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Hartwyk v. Shea

New Jersey Supreme Court

Decided: January 21, 1935.


On appeal from the Essex Common Pleas Court.

For the plaintiff-appellant, Koehler, Augenblick & Freedman.

For the defendants-respondents, William H. Campbell, Jr.

Before Brogan, Chief Justice, and Justices Parker and Bodine.


[114 NJL Page 235] BODINE, J. This case arose out of a collision at a road intersection between an automobile and a bus. The issues were negligence and contributory negligence. The trial judge before he charged the jury was not requested to charge that

[114 NJL Page 236]

the burden of proving contributory negligence rested upon the defendant.

Plaintiff's counsel argues that he was justified in the expectation that the court would charge the controlling legal principles and, therefore, he made no request until he observed the omission. He then called the court's attention to the omission in a clear and precise manner.

In Rowland v. Wunderlich, 113 N.J.L. 223, there was a request at the conclusion of a charge that the court charge a controlling legal principle apparently omitted by indifference to the legal questions involved. The trial judge ignored the request and proceeded to recharge the jury upon another phase of the case. The Supreme Court held that the court may not proceed to charge the jury in other respects and hold from them all instructions upon the pertinent law brought to its attention even after it has once finished.

The case of Lambert v. The Trenton and Mercer, &c., Corp., 103 N.J.L. 23, affirmed by a divided court, 104 Id. 175, is urged as a reason for reversal. In Tobish v. Cohen, 110 Id. 296, the Court of Errors and Appeals refused to apply the doctrine of the Lambert case because trial counsel did not request the trial judge to recall the jury so that they might be again charged. In the present case, the jury had not retired. In Illis v. Oberle, 106 Id. 244, the proofs did not present the issue of contributory negligence. Hence, there was no error in the refusal to charge with respect thereto.

"The Court of Errors and Appeals held in Dunne v. Jersey City Galvanizing Co., 73 N.J.L. 586; 64 A. 1076, cited in Carmany v. West Jersey and Seashore Railroad Co., 78 N.J.L. 552; 74 A. 656: 'In order to entitle a party to insist that a proper instruction requested by him shall be given, a timely presentation of such request should be made to the court at or before the close of the evidence and before the beginning of the argument. To entitle a party presenting requests to charge after the court has concluded its charge, to have such requests considered and charged or refused, it should appear that the requests presented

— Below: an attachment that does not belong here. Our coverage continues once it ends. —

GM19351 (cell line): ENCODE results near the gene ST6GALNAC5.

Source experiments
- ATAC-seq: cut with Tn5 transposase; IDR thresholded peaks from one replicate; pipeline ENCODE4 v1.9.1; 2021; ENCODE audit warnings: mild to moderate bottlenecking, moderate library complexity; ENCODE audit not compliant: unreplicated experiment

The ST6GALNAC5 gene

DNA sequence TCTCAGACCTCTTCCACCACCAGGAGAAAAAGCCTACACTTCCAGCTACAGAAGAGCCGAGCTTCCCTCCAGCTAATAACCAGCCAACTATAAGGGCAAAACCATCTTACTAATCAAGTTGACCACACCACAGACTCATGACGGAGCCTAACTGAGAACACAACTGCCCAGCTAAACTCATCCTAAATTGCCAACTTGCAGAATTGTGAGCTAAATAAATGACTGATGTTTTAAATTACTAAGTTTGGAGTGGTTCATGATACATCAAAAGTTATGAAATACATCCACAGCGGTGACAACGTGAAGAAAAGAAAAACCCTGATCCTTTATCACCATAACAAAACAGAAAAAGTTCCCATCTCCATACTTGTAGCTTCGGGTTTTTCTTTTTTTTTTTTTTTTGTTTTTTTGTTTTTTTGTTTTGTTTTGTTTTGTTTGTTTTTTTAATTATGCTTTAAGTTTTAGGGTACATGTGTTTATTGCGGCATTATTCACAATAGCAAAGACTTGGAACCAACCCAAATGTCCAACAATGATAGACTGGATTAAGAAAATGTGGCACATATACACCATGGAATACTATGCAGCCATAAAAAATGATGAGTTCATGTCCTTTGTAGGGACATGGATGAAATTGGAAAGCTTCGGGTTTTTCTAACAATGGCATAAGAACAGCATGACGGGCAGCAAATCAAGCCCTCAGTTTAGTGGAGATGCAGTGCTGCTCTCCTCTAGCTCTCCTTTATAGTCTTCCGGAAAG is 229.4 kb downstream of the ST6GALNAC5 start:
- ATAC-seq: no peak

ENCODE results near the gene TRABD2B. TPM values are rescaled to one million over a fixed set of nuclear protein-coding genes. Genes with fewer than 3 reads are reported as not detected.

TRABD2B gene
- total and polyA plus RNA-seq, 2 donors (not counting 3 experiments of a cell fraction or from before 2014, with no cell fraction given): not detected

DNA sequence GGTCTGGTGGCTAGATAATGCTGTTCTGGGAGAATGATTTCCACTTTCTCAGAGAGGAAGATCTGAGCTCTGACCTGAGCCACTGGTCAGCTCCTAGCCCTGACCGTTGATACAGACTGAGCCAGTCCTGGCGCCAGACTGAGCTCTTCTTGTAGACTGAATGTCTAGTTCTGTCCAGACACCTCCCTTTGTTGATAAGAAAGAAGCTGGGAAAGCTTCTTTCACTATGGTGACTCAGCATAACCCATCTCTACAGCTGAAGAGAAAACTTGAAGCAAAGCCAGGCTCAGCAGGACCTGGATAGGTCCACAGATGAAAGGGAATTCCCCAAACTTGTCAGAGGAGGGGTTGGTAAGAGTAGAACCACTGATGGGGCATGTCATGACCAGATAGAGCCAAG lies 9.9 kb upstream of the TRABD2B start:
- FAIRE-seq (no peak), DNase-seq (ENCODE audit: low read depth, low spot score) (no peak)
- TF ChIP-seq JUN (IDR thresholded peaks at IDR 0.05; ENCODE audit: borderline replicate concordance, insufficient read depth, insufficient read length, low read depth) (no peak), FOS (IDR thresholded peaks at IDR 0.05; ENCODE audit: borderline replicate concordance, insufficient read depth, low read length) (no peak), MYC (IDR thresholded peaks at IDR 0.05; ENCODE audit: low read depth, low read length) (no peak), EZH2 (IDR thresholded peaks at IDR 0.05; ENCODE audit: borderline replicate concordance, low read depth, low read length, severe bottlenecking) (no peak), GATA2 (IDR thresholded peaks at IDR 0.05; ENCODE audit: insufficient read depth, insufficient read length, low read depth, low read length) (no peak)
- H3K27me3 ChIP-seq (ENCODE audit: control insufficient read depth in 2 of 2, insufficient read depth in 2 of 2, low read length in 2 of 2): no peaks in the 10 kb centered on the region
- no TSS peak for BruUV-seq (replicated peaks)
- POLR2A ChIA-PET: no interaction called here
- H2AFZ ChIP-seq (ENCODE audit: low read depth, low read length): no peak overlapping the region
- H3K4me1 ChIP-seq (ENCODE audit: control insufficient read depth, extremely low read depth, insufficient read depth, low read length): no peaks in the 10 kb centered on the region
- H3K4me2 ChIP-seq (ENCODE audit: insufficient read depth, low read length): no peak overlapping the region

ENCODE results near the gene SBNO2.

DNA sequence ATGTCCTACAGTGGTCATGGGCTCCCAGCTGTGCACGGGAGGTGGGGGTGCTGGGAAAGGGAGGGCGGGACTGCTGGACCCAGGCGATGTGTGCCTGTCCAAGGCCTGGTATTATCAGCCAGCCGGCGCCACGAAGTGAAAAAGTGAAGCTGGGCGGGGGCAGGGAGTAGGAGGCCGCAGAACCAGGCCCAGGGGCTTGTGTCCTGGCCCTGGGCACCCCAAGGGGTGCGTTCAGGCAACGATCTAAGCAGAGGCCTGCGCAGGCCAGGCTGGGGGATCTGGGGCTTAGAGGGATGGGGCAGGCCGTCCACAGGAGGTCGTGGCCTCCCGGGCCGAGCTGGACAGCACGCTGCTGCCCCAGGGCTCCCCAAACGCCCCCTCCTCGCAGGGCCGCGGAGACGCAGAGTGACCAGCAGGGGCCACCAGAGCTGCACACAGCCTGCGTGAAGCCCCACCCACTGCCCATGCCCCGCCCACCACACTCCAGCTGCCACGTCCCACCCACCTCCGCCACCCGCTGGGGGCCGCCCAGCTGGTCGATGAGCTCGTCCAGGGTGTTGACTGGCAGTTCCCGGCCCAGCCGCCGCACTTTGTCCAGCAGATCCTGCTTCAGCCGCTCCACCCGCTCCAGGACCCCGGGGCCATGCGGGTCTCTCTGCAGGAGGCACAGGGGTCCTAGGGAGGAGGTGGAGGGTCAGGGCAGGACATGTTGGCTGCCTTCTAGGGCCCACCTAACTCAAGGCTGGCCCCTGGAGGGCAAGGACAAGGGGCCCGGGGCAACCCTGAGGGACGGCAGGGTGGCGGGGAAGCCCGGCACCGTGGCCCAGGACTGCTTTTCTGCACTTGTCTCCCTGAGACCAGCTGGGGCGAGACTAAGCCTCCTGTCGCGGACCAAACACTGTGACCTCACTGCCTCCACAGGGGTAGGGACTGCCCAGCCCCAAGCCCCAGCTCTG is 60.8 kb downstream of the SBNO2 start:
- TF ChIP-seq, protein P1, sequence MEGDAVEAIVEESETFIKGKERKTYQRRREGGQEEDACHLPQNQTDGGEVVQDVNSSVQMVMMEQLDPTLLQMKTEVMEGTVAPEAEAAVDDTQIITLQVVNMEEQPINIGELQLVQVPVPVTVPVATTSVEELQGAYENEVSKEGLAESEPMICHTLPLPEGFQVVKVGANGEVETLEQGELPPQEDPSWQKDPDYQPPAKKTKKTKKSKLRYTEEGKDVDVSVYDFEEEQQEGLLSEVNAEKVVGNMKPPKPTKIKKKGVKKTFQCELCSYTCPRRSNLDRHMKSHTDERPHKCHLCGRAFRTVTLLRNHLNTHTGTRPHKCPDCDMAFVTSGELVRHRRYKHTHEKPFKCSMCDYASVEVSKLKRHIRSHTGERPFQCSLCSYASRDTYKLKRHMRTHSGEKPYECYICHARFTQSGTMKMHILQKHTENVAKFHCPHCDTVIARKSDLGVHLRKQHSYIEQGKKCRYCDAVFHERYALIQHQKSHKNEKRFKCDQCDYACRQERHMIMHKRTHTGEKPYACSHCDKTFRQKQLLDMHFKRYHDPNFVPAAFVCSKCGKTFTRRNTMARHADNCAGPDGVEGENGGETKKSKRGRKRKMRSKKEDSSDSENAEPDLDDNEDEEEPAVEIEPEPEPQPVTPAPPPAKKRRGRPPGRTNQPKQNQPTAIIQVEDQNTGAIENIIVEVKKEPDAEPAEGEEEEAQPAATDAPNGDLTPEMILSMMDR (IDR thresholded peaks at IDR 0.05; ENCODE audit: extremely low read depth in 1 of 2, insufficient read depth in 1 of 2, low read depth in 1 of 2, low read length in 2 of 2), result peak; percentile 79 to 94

[114 NJL Page 237]

have been made necessary by something the court has already charged or omitted to charge.'" Ceccomancino v. D'Onofrio, 111 N.J.L. 499, 500.

In the present case, plaintiff's counsel was entitled, if he requested it, to an instruction that the burden of proving contributory negligence was upon the defendant. He was, we think, entitled to assume that the court would not omit so important an element from a charge dealing with the subject of contributory negligence. As soon as the omission was apparent, and before the jury retired, he directed the court's attention to the error. The court was, of course, entitled to have the precise point embodied in a written request, but instead of having this done or properly instructing the jury on the point, he directed them to retire uninformed, as he well knew, upon a material point. The rules concerning timely presentation of written requests are not to be relaxed, since they insure a proper administration of law. On the other hand, trial courts are not to be impervious to belated requests made necessary by their own omissions.

The proper practice is to charge the jury as to the omitted principles when there is, as in this case, timely notice of the omission. The court may, of course, if it desires, request a written instruction. But it may not, when it has timely opportunity, let its own errors go uncorrected merely because counsel has assumed that elementary and controlling principles of law would be charged.

The judgment is reversed.


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